In a return to the 1980s, employment tribunal changes came into effect last week that attack workers' rights and make it easy for bosses to fire staff at will.
In a return to the 1980s, employment tribunal changes came into effect last week that attack workers’ rights and make it easy for bad bosses to fire staff at will.
The government says the changes are part of a reform package that will “deliver direct net savings to business of more than £10 million a year with wider benefits to employers estimated at more than £40 million a year”.
However, they are nothing of the sort – this is a dogmatic return to Thatcher-era employment law – designed to make it harder for workers to seek redress at an employment tribunal and make it easier for bosses to sack workers at will.
The fact is many employers and their organisations have privately said they see no reason to change the law and it is not a top priority for business.
The Small Business Barometer commissioned by BIS and published late last year asked what the biggest obstacles to success were:
• 45% of small and medium-sized businesses cited the state of the economy;
• 12% said problems with obtaining finance from the banks followed by taxation, cash flow and competition;
• Only six per cent of small companies listed regulation as their main barrier to growth.
• Reducing job security won’t decrease unemployment 4 Oct 2011
The changes now in force include:
• The qualifying period for claiming unfair dismissal will rise from one to two years;
• Witness statements at tribunals can now be provided in writing (or taken as read) as opposed to the current rules where a witness reads their own statement – this is an important part of tribunal procedure giving the applicant an opportunity to explain their case personally;
• Judges will now be allowed to sit alone to hear a case, with no “wing members” – usually (but not always) a trade unionist and a representative from employers’ organisations giving much wider experience and balance.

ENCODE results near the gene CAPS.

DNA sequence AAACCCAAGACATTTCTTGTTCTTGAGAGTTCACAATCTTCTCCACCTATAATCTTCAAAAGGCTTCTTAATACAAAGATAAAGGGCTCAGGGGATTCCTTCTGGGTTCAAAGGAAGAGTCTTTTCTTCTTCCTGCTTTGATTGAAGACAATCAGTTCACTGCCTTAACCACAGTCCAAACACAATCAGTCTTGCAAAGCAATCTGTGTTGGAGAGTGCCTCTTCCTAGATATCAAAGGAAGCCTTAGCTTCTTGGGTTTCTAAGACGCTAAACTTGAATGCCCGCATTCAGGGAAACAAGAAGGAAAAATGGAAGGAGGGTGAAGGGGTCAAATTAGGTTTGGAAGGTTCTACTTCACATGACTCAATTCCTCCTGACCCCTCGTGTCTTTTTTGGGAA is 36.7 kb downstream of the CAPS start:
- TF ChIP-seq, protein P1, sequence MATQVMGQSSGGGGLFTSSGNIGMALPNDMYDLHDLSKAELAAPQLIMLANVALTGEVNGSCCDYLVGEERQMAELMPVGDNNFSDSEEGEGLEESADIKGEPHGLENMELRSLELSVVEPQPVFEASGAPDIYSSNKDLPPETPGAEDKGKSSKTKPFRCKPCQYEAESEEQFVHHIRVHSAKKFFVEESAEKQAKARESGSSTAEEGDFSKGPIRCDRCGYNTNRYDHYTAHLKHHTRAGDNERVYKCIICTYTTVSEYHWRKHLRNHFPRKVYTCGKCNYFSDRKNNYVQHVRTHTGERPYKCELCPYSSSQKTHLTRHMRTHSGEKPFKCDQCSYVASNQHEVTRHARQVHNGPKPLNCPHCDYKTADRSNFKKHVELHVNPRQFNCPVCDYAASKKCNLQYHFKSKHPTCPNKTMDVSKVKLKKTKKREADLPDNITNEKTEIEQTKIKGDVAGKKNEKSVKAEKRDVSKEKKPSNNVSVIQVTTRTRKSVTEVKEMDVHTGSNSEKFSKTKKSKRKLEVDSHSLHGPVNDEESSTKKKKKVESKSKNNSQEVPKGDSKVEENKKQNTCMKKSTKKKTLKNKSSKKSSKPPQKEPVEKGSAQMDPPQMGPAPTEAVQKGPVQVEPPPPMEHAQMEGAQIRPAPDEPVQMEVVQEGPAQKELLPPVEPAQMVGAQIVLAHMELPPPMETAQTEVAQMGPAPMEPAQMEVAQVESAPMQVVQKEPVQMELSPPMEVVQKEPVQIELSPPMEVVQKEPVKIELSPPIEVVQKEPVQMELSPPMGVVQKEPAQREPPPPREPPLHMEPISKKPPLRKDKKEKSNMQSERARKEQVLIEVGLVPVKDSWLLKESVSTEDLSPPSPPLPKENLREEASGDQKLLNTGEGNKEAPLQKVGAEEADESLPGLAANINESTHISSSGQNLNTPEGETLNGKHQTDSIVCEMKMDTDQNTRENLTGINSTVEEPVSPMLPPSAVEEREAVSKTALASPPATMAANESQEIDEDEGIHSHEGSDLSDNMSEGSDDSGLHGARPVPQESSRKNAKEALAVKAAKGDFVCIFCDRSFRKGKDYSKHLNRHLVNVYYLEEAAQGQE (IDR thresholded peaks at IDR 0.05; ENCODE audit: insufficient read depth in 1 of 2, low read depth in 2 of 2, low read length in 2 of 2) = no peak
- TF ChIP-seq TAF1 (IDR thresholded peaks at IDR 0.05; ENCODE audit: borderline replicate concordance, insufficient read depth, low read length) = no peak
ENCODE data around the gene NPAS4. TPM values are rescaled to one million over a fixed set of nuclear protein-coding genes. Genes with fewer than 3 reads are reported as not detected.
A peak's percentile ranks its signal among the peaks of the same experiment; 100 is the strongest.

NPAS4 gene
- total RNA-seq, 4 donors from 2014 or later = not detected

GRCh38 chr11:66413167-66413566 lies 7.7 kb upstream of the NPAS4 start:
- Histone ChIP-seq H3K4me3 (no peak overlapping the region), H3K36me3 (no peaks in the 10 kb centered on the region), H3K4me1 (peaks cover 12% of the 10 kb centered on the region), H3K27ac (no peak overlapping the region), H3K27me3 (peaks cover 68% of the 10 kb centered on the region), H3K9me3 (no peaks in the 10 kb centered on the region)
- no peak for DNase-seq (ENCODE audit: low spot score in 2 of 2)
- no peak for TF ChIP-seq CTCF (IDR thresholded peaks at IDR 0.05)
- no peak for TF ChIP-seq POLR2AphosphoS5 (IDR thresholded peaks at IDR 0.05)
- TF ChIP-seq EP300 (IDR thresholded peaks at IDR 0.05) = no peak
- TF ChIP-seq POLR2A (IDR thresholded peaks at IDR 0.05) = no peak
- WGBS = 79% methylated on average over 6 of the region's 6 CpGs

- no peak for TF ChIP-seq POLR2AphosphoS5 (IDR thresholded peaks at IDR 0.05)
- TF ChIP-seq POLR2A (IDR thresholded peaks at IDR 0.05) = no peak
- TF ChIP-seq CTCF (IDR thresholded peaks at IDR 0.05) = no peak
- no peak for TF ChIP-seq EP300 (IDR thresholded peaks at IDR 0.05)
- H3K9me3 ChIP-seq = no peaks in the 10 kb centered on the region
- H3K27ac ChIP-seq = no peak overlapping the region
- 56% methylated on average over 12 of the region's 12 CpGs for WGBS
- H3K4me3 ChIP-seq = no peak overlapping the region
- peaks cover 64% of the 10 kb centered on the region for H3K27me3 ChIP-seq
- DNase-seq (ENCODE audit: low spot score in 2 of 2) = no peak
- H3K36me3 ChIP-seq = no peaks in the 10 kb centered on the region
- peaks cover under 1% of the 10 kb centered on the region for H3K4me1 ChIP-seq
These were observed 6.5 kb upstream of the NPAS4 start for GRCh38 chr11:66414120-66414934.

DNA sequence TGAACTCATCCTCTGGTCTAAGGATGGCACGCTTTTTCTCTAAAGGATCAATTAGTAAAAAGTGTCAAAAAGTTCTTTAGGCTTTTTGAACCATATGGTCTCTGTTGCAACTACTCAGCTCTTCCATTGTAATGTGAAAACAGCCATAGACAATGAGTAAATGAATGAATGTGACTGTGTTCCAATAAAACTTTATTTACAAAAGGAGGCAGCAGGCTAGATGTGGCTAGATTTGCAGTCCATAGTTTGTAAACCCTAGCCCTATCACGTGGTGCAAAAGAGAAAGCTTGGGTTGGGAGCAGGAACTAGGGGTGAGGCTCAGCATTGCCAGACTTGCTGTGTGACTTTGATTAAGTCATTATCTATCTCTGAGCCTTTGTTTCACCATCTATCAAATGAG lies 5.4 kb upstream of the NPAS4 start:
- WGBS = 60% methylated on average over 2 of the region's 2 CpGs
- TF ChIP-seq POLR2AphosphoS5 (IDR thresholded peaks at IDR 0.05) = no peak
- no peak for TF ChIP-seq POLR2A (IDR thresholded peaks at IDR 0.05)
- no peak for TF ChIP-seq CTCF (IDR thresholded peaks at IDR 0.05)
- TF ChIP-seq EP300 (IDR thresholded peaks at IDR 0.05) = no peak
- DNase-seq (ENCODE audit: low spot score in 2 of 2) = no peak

• The maximum level for costs awarded to businesses winning a “vexatious tribunal claim” will rise from £10,000 to £20,000.
• Deposit orders required by claimants when a judge determines part of a claim is unmerited will increase from £500 to £1,000.
These are soley designed to deter workers from bringing employment tribunal claims against an employer.
In addition to the above, the government intends to publish the average value of awards and time taken to reach a hearing. Included in the guidance for tribunal application and response forms, this information will provide all parties with a greater understanding about what to expect from the tribunal process before they enter the system.
On top of all this, last month’s budget included commitments to “scrap or improve” 84 per cent of health and safety regulation as well as introducing sector-based reviews to ensure regulations are enforced in a way that results in the lowest possible cost to business.
The government says this is part of the “one in, one out” rule whereby a minister who wants to introduce a new rule which generates “costs for business” must first identify a corresponding cut in regulation elsewhere with the same value. Nowhere else in the world operates such as system.
These new rules will put the most vunerable workers at a severe disadvantage. Young people and women are less likely to build up two years’ service; unscrupulous and bad employers may use the new rules to lay off staff with less than two years’ service rather than following any proper redundancy procedure.
As Anna Jeevanjee, senior associate at Hogan Lovells, warned:
“A disgruntled employee who lacks the requisite service to bring an unfair dismissal claim might well decide to bring a claim for discrimination on grounds of race, sex, sexual orientation, religion or belief, age or disability, or a whistle-blowing claim instead.”
These changes may appear to be minimal, but they take away employees’ fundamental rights to fairness at work and are ushering in another series of attacks on employment rights and Thatcher’s unfinished business.